Driven by recent strong investor demand, Brisbane is set to be hit by a wave of new apartments in the coming years.

According to the Brisbane Apartment Market Indicators report for property services firm JLL, almost 20,000 new apartments will come on line in the Queensland capital over 2016-2018.

The report estimates that 19,800 apartments are currently under construction in the city, with 13,600 expected to be completed over 2016-2017.

JLL’s head of residential development valuations, Troy Linnane, said the investor demand that had pushed the construction surge had come from all corners.

“The Brisbane apartment market has continued to flourish off the back of strong investor demand, as interstate and foreign investors seek to take advantage of the lower price point and higher yields Brisbane currently has to offer compared to capitals like Melbourne and Sydney,” Linnane said.

“Interstate purchasers are currently dominating the market, accounting for over half of the off-the-plan apartment sales within the inner precincts, whilst foreign purchasers (25%) and local purchasers (22%) make up the balance over the past year,” he said.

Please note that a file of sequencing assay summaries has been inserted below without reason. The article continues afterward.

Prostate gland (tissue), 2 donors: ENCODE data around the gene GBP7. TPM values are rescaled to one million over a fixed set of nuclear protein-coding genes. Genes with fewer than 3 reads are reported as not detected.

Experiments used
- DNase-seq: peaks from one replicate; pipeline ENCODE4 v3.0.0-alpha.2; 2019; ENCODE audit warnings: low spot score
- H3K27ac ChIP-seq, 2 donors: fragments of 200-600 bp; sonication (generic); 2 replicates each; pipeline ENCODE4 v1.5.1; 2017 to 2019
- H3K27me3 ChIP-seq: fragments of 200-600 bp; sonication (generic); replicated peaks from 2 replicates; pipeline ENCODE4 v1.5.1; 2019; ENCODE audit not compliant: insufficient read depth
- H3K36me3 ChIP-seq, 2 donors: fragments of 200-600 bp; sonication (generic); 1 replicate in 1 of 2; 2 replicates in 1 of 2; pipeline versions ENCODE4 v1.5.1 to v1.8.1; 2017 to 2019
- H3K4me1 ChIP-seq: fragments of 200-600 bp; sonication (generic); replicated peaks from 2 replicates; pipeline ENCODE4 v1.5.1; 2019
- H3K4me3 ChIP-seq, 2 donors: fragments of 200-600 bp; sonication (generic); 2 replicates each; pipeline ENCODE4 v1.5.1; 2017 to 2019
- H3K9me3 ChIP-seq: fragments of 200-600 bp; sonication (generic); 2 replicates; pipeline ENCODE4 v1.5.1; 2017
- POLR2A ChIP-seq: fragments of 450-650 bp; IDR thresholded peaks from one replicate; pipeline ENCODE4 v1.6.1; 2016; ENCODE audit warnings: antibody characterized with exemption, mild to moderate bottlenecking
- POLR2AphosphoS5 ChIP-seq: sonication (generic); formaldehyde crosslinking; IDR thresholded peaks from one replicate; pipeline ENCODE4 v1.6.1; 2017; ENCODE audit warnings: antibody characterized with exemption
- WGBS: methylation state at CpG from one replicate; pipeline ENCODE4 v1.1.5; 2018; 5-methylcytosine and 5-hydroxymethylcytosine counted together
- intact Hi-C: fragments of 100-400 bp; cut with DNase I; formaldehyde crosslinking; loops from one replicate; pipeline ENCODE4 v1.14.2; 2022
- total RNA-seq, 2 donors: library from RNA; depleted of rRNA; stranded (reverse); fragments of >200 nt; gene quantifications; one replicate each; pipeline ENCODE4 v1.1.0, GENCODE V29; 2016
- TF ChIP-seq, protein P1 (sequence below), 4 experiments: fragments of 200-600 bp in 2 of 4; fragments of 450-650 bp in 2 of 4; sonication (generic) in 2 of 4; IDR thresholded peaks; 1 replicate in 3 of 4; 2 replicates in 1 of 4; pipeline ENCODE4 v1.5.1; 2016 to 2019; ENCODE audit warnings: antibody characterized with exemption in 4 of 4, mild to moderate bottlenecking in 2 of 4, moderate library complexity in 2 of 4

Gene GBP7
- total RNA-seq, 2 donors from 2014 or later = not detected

While investor demand has been strong recently, JLL director of residential research, Rupa Ganguli, said that demand would likely drop-off in the near future and some developers are already anticipating that.

“We do anticipate the investor market will moderate over the next 12-18 months, as large numbers of new apartments enter the rental market during 2016-2017,” Ganguli said.

“Given the intensity of competition and future supply, some developers have moved away from the highly competitive investor stock and are focused on smaller owner-occupier projects where there is currently strong demand from couples seeking to downsize from their existing suburban homes and development funding is more readily available,” she said.

The predictions from JLL come less than a month after the Reserve Bank of Australia (RBA) released a Financial Stability Review warning of possible over supply concerns in Brisbane.

“While the housing market remains a long way from oversupply nationwide, some geographic areas appear to be reaching that point, particularly the inner-city areas of Melbourne and Brisbane,” the RBA said in October.